OCEAN & RIVER
South Australia’s only giant kelp forest is found off the Coorong within one of two South East marine parks. Giant kelp forests have national protection as endangered ecosystems and shelter a range of other marine life including fish, sea snails, sea urchins, seaweed and corals.
The endangered pygmy blue whale is also known to use this stretch of coastline as an important feeding ground, and scientists estimate that there may be as few as 1200 of these solitary mammals left in the world.
A number of boat charter companies offer exclusive marine wildlife tours, with the edge of the continental shelf off south-eastern SA considered one of the best places to spot whales, dolphins, seals and seabirds.
PARKS & FORESTS
From the air, the patchwork of plantations blankets the earth in every shade of green, with pine saplings planted in rotations to ensure a steady supply of this renewable resource.
Unique pockets of native forest hidden within the commercial forest are widely recognised for their biodiversity, and are regularly explored by nature enthusiasts on the surface and cave divers beneath.
Ghost Mushrooms – a discovery by our local self-titled “Mount Gambier Enthusiast” and award winning photographer, Ockert Le Roux.
Head deep into the pine forests near Glencoe during the cooler months to look for the luminous Omphalotus nidiformis “Ghost Mushroom” that gives off an eye-startling fluorescent green glow after dark.
This attraction opened in 2016 with unexpected results. Over 15,000 visitors.
Wetlands, Wildlife & Birds
Some of Australia’s most significant wetlands are found in this area, and sites at the Coorong, Bool Lagoon and Piccaninnie Ponds Conservation Park have been declared Ramsar Wetlands of International Importance.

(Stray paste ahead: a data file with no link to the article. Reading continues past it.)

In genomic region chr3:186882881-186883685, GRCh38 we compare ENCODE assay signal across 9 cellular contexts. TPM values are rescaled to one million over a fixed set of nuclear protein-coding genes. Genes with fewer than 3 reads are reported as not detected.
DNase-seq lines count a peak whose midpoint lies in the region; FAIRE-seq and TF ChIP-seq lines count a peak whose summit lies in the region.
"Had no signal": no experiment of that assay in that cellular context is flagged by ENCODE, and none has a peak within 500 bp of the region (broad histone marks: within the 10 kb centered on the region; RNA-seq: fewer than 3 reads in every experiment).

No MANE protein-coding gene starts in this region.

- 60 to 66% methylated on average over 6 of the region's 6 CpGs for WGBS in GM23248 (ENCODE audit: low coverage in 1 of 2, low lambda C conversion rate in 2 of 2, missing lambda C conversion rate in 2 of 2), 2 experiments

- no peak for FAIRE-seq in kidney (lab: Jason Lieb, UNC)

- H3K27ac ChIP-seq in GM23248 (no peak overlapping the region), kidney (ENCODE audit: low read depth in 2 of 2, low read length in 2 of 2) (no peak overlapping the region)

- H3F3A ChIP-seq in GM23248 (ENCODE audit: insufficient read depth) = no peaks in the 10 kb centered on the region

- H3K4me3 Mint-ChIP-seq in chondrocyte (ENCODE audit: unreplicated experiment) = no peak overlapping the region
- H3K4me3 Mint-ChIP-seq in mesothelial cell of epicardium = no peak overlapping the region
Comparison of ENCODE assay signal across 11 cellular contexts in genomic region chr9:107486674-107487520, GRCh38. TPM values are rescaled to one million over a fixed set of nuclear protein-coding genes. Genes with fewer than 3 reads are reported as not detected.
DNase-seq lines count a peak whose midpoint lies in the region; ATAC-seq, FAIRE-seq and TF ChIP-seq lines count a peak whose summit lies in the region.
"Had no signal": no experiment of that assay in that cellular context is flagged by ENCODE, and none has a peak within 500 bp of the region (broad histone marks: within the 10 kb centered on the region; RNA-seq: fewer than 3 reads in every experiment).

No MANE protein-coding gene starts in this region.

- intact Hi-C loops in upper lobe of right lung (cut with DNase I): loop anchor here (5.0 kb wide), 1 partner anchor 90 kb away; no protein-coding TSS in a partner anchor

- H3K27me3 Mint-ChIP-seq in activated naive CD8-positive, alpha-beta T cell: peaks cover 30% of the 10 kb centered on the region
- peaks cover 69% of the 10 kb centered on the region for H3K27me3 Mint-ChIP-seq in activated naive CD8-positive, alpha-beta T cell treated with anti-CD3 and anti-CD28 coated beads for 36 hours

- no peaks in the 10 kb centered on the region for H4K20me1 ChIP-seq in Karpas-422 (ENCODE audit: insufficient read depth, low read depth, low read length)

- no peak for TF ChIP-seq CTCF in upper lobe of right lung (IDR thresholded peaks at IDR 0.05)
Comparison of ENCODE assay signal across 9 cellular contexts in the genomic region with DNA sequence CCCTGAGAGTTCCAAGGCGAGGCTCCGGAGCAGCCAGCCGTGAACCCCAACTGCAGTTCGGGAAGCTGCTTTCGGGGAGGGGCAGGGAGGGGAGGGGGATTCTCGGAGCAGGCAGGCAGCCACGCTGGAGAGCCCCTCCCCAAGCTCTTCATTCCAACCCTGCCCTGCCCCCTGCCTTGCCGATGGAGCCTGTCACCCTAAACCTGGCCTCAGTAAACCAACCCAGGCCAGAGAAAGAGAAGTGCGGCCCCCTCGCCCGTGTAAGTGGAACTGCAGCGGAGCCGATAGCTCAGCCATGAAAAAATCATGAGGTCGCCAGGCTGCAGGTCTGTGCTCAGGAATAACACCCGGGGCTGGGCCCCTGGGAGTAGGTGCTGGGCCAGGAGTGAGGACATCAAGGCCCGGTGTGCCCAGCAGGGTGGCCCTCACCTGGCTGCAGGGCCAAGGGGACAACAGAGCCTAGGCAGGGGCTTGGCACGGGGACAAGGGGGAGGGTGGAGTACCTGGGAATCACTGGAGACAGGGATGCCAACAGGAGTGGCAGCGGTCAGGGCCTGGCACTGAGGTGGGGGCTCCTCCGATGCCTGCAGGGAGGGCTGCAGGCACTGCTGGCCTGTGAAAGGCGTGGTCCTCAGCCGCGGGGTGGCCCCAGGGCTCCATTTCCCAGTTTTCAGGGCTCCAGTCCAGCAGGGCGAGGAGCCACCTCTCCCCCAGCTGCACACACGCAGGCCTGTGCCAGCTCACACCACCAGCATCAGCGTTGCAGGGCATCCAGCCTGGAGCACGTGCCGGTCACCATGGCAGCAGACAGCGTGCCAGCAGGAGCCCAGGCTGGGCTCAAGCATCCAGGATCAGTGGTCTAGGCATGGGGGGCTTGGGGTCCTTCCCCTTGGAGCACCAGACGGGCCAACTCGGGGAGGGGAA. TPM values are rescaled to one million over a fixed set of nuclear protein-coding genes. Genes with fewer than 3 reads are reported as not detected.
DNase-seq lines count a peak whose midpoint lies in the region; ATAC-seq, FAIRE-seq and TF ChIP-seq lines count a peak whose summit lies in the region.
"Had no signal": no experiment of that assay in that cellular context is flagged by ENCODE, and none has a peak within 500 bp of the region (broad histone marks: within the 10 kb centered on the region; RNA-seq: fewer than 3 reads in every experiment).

A 500-metre boardwalk over the Bool Lagoon wetlands is the next best thing to walking on water, while the adjoining Hacks Lagoon offers more magnificent scenery. Brolgas, commonly associated with northern Australia, are perhaps the most spectacular of the 150 species of birds that visit this area.
The Limestone Coast is one of Australia’s biodiversity hotspots due to its variety of habitat covering coastal and inland areas.
Unique wildlife encounters await those who love to explore, with more than 750 species of flora and fauna calling this region home. At least 100 of them are listed as endangered, vulnerable or rare, including the iconic red-tailed black cockatoo and the orange-bellied parrot.
Valley Lake Wildlife Conservation Park – located in the Valley Lakes area, this is an attraction that allows visitors and locals alike to get up close to kangaroos, koalas and more. Wander along the boardwalk and enjoy a relaxed time in this accessible and compact wildlife park.
The region also provides critical habitat for thousands of migratory wader birds who make round trips of up to 26,000 kilometres between their summer breeding grounds in the northern hemisphere and their feeding areas here in the south.
How they achieve this incredible feat is still something of a mystery to scientists – do they navigate by the stars and sun, or can they sense magnetic fields? Either way, they depend on the local wetland and coastal environments to rest and refuel for the next leg of their journey.
Some of the best water habitats are found near Port MacDonnell and Cape Banks, and along the Coorong and Lower Lakes.
Piccaninnie Ponds and Bool Wetlands – while in the region spot the Brolgas, commonly associated with northern Australia, are perhaps the most spectacular of the 150 species of birds that visit this area.
Coorong – further north, the Coorong is famous for its network of shallow lagoons and desert-like dunes that run parallel to the Southern Ocean for almost 100 kilometres. More than 230 bird species have been recorded among the large tracts of coastal vegetation, with some waders flying in from as far away as Siberia for a slice of the serenity.